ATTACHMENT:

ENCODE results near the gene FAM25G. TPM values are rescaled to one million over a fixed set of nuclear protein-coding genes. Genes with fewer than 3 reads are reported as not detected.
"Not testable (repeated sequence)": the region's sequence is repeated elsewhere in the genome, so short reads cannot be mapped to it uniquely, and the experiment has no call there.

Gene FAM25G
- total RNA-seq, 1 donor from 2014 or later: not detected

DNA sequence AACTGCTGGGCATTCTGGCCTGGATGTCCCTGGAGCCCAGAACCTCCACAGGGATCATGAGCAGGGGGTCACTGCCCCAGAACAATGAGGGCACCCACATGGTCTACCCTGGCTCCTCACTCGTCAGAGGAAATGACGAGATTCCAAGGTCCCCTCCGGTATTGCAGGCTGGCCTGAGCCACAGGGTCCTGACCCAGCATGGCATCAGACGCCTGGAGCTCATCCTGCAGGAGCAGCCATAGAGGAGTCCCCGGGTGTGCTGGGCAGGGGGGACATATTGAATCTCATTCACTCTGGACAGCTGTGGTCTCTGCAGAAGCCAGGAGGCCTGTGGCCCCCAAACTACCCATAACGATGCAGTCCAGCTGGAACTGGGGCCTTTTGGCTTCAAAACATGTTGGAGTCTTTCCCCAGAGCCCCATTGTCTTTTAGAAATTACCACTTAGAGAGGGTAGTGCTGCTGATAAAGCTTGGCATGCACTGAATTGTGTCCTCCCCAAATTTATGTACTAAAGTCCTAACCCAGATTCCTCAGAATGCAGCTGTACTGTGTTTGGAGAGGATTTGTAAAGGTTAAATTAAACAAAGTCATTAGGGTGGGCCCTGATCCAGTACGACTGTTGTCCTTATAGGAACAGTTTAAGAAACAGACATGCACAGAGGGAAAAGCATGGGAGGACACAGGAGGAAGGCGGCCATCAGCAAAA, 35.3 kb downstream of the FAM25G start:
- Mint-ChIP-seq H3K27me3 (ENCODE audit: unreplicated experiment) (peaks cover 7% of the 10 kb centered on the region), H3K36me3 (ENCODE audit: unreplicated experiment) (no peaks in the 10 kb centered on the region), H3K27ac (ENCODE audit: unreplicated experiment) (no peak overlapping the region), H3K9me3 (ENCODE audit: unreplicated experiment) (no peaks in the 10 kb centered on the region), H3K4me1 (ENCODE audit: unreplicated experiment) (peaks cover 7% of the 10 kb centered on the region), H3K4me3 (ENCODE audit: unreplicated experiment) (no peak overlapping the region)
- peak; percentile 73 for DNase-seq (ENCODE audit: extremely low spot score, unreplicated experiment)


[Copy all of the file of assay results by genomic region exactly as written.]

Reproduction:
ENCODE results near the gene FAM25G. TPM values are rescaled to one million over a fixed set of nuclear protein-coding genes. Genes with fewer than 3 reads are reported as not detected.
"Not testable (repeated sequence)": the region's sequence is repeated elsewhere in the genome, so short reads cannot be mapped to it uniquely, and the experiment has no call there.

Gene FAM25G
- total RNA-seq, 1 donor from 2014 or later: not detected

DNA sequence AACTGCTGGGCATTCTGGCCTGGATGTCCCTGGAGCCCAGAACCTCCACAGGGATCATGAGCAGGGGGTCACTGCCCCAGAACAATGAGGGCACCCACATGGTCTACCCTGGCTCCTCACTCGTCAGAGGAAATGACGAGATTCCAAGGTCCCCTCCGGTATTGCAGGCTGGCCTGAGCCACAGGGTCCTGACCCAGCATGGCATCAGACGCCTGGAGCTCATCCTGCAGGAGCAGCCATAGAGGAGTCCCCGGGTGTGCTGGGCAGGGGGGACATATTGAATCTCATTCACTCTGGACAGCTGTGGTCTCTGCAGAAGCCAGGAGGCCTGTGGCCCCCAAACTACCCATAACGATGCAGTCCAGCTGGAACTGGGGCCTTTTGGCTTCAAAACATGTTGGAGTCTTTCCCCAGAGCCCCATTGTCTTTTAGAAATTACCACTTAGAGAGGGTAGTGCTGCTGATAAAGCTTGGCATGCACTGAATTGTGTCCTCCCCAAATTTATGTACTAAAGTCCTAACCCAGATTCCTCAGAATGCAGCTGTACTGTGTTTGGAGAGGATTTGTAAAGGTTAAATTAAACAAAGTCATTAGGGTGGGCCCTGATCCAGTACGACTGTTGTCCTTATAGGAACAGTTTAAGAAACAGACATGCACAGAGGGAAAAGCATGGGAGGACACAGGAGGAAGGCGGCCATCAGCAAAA, 35.3 kb downstream of the FAM25G start:
- Mint-ChIP-seq H3K27me3 (ENCODE audit: unreplicated experiment) (peaks cover 7% of the 10 kb centered on the region), H3K36me3 (ENCODE audit: unreplicated experiment) (no peaks in the 10 kb centered on the region), H3K27ac (ENCODE audit: unreplicated experiment) (no peak overlapping the region), H3K9me3 (ENCODE audit: unreplicated experiment) (no peaks in the 10 kb centered on the region), H3K4me1 (ENCODE audit: unreplicated experiment) (peaks cover 7% of the 10 kb centered on the region), H3K4me3 (ENCODE audit: unreplicated experiment) (no peak overlapping the region)
- peak; percentile 73 for DNase-seq (ENCODE audit: extremely low spot score, unreplicated experiment)